Darth Shiv Darth Shiv said:

I still think the prices are WAY too high - though I do now have a 600GB intel 320 and a 512GB Vertex 4. Pricing on these babies has a long way to go and so do capacities.

It's all relative... 480/512GB is very usable and the speed decimates hard disks. They physically can't achieve the latency figures and the only limit to SSD speeds atm is controller and interface bandwidth. You can just keep doubling the controller channel bit widths and doubling the bandwidth of the SSD. How can a HDD compete with that?

Sure as a storage medium, they have a long way to go but for running OS and software 240GB or 480GB is a pretty practical capacity.

LNCPapa LNCPapa said:

What practical PC user is willing to spend $250-700 on a single drive? You can't call any of us here on the forums really "practical" PC users - we're outliers among the hundreds of millions or maybe even billions of PC users. Most people don't care as long as it "works" when they try to use it. For the price I paid for my 600 GB SSD I was able to build the RAID array in my fileserver including the RAID controller and all of the drives. With that I can get over 400 MB/s on Bonnie++ and am limited to my network speeds for file delivery. I know the use case isn't the same "by any stretch of the imagination" but I think it's this type of pricing disparity that makes it difficult for me to keep throwing money at these SSDs. I don't care about booting fast - I almost never shut down my machines in the first place so having a fast boot drive is almost meaningless to me.

These days, apps are getting bigger and bigger. Many of my games are over 10GB installed and some are even over 20GB. People are becoming more informed about lossless audio formats and HD video formats. What good are these fast SSDs if I still have to store all my content on spindle based drives?

Don't get me wrong, I agree with you that there is no comparing the performance of an SSD to a typical spinner, but I personally feel there is a huge amount of potential improvement possible when it comes to SSDs - and not necessarily in the area of speed.

Guest said:

Fully agree with what LNCPapa said. IMHO SSD are pointless to the extreme. These things should be primarily used for data which is rarely modified (movies/iso/etc) to prevent NAND flash from degrading. Instead SSDs are used as system drives and for storing every day documents. As a result SSD lifespan is circa 3 years if you're lucky.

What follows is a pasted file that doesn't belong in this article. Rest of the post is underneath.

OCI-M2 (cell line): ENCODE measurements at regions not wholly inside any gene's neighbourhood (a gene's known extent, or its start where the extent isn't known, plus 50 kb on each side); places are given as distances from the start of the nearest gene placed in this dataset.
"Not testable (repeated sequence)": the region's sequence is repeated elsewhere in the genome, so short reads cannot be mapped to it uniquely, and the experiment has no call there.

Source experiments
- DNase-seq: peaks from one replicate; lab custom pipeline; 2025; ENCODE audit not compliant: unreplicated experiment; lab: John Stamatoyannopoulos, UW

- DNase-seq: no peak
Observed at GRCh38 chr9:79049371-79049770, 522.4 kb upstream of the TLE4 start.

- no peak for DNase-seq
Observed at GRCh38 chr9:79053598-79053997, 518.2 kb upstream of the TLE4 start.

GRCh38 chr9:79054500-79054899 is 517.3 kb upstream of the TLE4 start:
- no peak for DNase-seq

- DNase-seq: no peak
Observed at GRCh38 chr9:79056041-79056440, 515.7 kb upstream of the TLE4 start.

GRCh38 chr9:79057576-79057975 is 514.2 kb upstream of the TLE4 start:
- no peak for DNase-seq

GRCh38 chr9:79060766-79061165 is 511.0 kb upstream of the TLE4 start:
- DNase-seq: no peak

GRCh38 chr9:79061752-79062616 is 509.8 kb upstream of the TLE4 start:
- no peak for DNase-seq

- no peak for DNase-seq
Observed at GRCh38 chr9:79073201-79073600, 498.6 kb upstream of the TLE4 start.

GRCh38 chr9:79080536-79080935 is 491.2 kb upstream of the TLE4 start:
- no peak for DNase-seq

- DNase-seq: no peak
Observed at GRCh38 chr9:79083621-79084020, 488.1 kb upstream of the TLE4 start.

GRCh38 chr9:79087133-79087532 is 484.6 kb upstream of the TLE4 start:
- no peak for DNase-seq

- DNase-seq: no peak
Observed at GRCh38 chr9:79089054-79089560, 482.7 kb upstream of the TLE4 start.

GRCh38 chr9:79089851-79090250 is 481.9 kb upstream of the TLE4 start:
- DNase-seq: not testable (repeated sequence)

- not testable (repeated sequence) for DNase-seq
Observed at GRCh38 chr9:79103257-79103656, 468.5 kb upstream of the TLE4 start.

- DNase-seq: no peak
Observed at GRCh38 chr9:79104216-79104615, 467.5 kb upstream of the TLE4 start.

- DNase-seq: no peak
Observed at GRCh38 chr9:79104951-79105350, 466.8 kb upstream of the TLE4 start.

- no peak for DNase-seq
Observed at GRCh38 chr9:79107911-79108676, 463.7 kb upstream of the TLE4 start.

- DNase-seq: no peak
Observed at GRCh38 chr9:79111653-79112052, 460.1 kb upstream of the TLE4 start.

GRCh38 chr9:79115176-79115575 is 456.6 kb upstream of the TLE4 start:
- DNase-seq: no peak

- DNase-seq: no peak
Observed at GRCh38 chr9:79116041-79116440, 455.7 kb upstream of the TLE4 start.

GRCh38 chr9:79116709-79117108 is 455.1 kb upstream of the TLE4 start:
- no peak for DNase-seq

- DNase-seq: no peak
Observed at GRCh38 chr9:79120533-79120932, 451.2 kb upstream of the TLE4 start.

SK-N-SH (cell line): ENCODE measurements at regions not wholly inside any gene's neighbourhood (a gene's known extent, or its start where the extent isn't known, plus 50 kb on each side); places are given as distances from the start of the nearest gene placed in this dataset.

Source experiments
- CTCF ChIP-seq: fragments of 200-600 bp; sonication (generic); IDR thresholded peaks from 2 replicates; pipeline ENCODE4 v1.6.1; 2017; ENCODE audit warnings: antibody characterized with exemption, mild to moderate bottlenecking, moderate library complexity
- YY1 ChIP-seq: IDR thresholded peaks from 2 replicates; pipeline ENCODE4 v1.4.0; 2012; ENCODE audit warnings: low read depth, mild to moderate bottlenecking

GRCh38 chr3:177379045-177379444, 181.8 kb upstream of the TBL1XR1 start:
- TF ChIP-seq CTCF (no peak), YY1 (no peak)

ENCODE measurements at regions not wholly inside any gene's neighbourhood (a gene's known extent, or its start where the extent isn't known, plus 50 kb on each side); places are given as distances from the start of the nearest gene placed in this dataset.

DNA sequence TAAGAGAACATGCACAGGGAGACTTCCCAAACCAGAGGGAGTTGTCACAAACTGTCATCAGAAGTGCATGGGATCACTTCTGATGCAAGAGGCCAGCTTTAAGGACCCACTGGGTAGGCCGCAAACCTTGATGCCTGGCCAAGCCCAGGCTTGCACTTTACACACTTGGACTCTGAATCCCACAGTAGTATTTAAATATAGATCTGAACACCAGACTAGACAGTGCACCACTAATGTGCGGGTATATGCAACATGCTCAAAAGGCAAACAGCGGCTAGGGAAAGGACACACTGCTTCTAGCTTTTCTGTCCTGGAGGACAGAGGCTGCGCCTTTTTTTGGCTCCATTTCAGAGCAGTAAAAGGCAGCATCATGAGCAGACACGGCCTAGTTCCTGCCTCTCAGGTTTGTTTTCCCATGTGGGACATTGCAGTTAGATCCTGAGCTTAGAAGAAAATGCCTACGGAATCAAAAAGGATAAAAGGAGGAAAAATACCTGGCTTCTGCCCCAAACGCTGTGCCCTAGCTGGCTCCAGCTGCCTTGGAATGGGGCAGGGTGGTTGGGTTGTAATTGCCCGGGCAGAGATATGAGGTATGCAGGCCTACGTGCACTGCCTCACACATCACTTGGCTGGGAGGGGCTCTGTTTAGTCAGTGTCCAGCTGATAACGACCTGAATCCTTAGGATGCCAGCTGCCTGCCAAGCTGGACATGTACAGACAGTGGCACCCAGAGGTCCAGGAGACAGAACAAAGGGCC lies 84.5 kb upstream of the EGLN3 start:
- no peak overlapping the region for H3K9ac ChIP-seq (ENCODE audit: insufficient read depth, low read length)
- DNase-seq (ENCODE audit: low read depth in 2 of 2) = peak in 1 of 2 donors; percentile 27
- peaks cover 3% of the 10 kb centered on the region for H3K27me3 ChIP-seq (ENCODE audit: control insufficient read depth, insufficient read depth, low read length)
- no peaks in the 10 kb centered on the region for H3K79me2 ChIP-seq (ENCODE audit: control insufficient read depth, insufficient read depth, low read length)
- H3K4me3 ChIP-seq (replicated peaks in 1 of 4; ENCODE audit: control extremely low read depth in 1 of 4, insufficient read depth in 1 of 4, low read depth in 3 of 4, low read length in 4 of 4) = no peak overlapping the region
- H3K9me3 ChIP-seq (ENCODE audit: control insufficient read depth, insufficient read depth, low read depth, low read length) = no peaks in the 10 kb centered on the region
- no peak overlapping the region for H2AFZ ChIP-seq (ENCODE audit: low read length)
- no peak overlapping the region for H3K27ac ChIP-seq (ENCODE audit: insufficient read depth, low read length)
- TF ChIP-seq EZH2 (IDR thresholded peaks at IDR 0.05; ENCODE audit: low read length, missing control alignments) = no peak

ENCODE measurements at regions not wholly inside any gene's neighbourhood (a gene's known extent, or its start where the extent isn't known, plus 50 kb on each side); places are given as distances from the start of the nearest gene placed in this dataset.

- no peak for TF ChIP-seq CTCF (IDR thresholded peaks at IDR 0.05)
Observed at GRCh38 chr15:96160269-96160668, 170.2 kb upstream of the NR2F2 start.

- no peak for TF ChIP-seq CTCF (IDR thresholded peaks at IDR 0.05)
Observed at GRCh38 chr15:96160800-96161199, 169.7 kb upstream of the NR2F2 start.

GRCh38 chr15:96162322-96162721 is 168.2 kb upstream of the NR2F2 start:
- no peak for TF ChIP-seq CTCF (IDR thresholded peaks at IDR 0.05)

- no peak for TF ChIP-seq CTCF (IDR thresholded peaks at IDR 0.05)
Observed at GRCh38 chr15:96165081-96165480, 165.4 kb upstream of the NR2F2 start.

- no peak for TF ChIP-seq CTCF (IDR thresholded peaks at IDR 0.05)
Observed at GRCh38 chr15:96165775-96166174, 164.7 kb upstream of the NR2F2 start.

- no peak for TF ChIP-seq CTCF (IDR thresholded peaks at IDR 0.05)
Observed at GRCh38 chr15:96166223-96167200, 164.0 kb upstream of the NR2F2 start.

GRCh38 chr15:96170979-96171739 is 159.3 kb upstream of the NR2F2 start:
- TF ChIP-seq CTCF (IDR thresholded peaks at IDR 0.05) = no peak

I went with 2 SSDs to see for myself. I'm absolutely certain that I will never buy another SSD with that kind of price tag. If they drop to like 120$ for 1TB then maybe. I do have similar situation like LNCPapa. I do own hardware RAID cards. For a price of 1 reasonably big SSD (512GB+) I can buy 8+ HDDs which will outclass SSD at every turn. Plus I have full 2 disk redundancy with RAID6 setup. Invested mainly in SSDs to see how those things cope with big directories - couldn't care less about booting time as it takes few minutes anyway (RAID kernel). Throw at them 80k or 150k files into one DIR and they choke exactly the same as HDDs. And reliability of SSDs is a problem. All data stored on my SSDs is mirrored every hour to standard HDD RAID 60 array. Better safe than sorry.

Hopefully in 10 years time nobody will remember SSDs. Egg-heads will construct something 10 times better.

cliffordcooley cliffordcooley, TechSpot Paladin, said:

Boot time is not the only benefit to using an SSD. I knew this two years ago when I said I would not even consider purchasing an SSD, until the prices dropped to $1 per 1GB.

Hopefully in 10 years time nobody will remember SSDs. Egg-heads will construct something 10 times better.
You are turning your back to the gold mine when you know there is gold inside. Your only argument being that the drives are too small in capacity. Now that the prices are slowly becoming more attractive to everyone, more SSD drives will be sold. I see no reason why manufacturers will sit back and ignore this capacity issue. At the moment HDD capacities is the biggest competitor of all when it comes to SSD sales.

TJGeezer said:

I saw a lot of comments questioning how SDDs can really improve computer use for most people. Maybe, but Darth Shiv made the crucial point I think:

"Yes that's really the point of SSDs... changes the way you use the computer when your storage is so much faster and less latent."

If that's so, and I've drummed my fingers more than once while large files underwent changes, that makes SDDs a rather disruptive technology. Even if, as Seagate said, they're only complementary to HDDs now, I'd expect to see their use diverge from HDDs in ways that could prove very interesting as price/capacity ratios continue to improve. The market looks much more interesting now than it did even six months ago.